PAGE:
Four Ways I Fake Being Disciplined

In many ways, I’m a fraud. There’s no way around it and no way of hiding it.

Some (not many, just some) look at my life, have heard the goofy rules I make from year to year (like not drinking soft drinks or eating cookies or cake, or something ridiculous like that) and assume I’m disciplined. Some (not many, just some) may see that at times I start my days early in meetings and that proves some kind of discipline. Some (not many, just some) might assume that because I have a degree on my wall, I know how to get an education.

None of it is true. And Jim Collins lets me know that it’ll keep me from becoming truly great. (I actually really like his work.)

So, if you’re a fraud like me (or want to be), I thought I’d share with you a few ways that I fake discipline. . .

These are pretty easy for anyone to follow and can be summed up in four ideas:

  • Pay for it: The reason I spent I don’t remember how much on my education is because I’m not smart enough to go get it on my own. The really disciplined people do it on their own (like William Carey, who taught himself multiple languages to better understand and translate the Bible for people). The reason that I might go get more education is for that very same reason. In the same vein, I pay to work out because I don’t go run for free. Other people get this idea of free exercise, save the $70 a month, and are $840 a year richer. I take the hit.
  • Make others join you: I pretend that I like to read. What I really like is buying books I might read. If I actually want to read the book, I have to get others to do it with me. Case in point: I meet with a group of guys on Tuesday mornings. Why? Well, for one, I want to invest in them. But there’s also a selfish reason: there were some books I wanted to read and discuss with people I loved. And these guys were suckers enough to join me. And it’s been great. (I wonder how many will stop attending after reading this.) I do the same thing with dietary goals–someone else has to suffer, too.
  • Send people articles and blog entries on discipline and productivity: Peruse the blogosphere and social media to find those gurus who says things like, “Three tips to productivity” and “Four ways to make your life be magic” and “The secret no one told you that will make you a zillionaire.” Bookmark them and send them to people when you have a conversation about it. You’ll wow them with your repertoire; but your secret will be safe with me.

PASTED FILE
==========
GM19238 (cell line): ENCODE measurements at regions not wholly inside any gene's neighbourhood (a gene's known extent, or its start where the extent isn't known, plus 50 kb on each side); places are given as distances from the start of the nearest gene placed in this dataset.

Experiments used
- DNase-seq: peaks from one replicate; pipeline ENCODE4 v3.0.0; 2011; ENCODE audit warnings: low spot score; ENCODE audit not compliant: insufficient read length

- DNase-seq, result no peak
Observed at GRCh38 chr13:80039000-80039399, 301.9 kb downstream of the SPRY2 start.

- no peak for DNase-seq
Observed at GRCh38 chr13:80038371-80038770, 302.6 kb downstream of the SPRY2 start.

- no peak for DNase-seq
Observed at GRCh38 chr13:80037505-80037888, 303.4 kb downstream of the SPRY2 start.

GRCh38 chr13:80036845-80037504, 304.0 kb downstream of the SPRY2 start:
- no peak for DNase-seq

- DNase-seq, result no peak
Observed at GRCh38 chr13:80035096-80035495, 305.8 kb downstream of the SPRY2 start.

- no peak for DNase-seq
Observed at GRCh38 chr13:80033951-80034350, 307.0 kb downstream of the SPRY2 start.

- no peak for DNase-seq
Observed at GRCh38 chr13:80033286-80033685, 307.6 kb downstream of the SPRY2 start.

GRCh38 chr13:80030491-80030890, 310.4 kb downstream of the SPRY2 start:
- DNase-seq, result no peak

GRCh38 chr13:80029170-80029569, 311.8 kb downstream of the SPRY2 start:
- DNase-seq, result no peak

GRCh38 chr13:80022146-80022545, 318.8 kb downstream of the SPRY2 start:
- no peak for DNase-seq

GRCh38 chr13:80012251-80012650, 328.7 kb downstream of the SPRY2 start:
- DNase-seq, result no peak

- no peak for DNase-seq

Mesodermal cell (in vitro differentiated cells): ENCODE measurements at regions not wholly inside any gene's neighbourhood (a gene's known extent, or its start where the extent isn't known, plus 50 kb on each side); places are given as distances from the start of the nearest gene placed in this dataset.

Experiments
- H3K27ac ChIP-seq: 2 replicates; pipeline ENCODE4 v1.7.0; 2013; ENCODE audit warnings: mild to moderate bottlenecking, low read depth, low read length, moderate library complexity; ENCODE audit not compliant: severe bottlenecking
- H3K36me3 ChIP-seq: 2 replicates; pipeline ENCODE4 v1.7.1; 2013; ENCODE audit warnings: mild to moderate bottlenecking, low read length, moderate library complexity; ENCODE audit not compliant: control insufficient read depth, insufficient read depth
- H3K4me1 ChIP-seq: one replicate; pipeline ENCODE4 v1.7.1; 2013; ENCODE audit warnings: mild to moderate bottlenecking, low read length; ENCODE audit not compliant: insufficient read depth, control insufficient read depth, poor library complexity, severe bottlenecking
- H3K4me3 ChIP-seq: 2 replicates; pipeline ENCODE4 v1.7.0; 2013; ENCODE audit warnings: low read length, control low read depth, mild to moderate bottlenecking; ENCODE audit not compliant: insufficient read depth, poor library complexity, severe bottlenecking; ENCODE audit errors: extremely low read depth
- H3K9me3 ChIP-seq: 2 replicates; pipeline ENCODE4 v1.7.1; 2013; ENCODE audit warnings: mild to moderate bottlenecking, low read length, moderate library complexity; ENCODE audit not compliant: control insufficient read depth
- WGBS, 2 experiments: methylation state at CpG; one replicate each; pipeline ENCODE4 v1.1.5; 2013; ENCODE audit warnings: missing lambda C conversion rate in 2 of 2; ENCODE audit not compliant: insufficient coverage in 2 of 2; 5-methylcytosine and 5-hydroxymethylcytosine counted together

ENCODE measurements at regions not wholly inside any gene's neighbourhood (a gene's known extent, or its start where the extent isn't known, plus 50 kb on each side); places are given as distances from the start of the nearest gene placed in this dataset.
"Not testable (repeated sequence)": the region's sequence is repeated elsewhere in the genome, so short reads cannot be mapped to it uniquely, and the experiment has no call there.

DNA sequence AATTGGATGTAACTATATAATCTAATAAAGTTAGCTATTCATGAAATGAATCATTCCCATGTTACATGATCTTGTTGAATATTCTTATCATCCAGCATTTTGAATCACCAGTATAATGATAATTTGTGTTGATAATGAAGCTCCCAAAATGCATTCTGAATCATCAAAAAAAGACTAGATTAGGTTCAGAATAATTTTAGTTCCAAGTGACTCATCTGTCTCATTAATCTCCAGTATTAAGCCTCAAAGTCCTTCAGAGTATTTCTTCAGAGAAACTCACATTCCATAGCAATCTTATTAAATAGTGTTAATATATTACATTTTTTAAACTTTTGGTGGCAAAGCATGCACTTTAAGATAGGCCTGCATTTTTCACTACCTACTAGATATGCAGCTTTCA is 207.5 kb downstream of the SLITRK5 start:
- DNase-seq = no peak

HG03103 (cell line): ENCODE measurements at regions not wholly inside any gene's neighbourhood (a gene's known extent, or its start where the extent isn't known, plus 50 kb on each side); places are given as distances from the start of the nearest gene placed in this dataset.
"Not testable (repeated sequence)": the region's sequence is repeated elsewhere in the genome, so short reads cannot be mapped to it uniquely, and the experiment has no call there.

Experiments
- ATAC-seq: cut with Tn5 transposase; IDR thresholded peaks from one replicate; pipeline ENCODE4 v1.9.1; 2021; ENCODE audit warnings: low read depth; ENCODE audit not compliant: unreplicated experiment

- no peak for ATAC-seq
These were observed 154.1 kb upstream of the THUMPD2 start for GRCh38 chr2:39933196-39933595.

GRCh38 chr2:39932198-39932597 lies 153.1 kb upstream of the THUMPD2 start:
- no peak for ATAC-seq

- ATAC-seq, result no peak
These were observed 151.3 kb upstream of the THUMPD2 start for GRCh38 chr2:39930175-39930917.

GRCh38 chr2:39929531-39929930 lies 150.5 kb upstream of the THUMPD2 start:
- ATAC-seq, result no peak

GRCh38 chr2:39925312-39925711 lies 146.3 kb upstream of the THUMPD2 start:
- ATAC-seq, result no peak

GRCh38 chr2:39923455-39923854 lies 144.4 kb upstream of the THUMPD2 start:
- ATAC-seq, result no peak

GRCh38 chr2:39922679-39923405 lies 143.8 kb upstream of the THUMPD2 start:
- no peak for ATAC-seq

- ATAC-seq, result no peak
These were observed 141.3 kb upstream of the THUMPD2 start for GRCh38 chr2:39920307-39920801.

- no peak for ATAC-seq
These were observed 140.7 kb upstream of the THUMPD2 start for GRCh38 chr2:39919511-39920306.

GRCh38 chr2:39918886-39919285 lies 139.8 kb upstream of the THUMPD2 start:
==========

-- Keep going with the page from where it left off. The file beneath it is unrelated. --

• Schedule things early with people: I don’t schedule meetings early because I’m disciplined. It’s actually the opposite. Leave me to myself and I’ll roll out of bed at 9:30 or 10:00 (if the kids let me. . .and they won’t). But if I know people are waiting on me, I’m extra motivated to get up (externally motivated, actually [sorry, Jim]). I’d love to get up at 4am, read my Bible, pray, run some laps around the ‘hood, and dominate the day. I know that’s what awesome people do. I’m still working on awesome. I’ve been un-awesome for 15 years of knowing Jesus. Until awesomeness comes, I’ll meet you at 6am for pancakes and talk about how terrible I am. (No, I won’t meet you before 6am. Only wizards and warlocks do that.)

Pretty easy. And I won’t even charge you for it. Nor will I promise it will accomplish anything for you. But at least you’ll look accomplished.

4 Replies to “Four Ways I Fake Being Disciplined”

  1. Make sure that people see lots of books with bookmarks in them, but don’t let them know that you’ve only read 10 pages into every book and the total time you’ve been collecting them is for several years.

    1. Better yet, underline random sentences in said book to make it look as if you are reading it with an inquisitive eye (and ear?).

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